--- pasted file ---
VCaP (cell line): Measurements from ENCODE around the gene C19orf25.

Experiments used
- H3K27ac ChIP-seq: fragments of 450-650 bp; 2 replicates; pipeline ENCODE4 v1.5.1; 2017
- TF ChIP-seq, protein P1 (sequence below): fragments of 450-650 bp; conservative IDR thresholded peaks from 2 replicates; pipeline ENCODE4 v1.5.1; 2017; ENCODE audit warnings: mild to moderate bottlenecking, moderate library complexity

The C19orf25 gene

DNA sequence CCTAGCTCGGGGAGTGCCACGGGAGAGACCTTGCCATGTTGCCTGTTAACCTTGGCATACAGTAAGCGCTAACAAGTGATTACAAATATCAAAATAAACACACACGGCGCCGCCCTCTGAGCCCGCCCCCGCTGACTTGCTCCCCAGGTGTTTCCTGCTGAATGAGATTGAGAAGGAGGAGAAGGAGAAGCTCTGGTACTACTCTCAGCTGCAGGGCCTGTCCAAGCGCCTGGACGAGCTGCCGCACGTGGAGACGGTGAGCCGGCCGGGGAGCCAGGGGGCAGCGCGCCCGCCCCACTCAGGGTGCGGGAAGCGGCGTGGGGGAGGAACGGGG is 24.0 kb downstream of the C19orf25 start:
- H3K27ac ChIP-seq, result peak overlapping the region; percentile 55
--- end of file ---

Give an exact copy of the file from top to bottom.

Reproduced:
VCaP (cell line): Measurements from ENCODE around the gene C19orf25.

Experiments used
- H3K27ac ChIP-seq: fragments of 450-650 bp; 2 replicates; pipeline ENCODE4 v1.5.1; 2017
- TF ChIP-seq, protein P1 (sequence below): fragments of 450-650 bp; conservative IDR thresholded peaks from 2 replicates; pipeline ENCODE4 v1.5.1; 2017; ENCODE audit warnings: mild to moderate bottlenecking, moderate library complexity

The C19orf25 gene

DNA sequence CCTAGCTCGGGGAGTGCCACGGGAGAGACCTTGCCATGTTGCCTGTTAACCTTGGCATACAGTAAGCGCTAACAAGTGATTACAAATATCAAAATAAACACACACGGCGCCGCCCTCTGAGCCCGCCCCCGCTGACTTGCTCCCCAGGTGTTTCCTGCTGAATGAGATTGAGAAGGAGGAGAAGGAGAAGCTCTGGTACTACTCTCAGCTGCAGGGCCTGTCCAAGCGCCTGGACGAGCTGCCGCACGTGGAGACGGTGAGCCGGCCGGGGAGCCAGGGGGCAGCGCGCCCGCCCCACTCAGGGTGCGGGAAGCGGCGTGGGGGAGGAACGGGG is 24.0 kb downstream of the C19orf25 start:
- H3K27ac ChIP-seq, result peak overlapping the region; percentile 55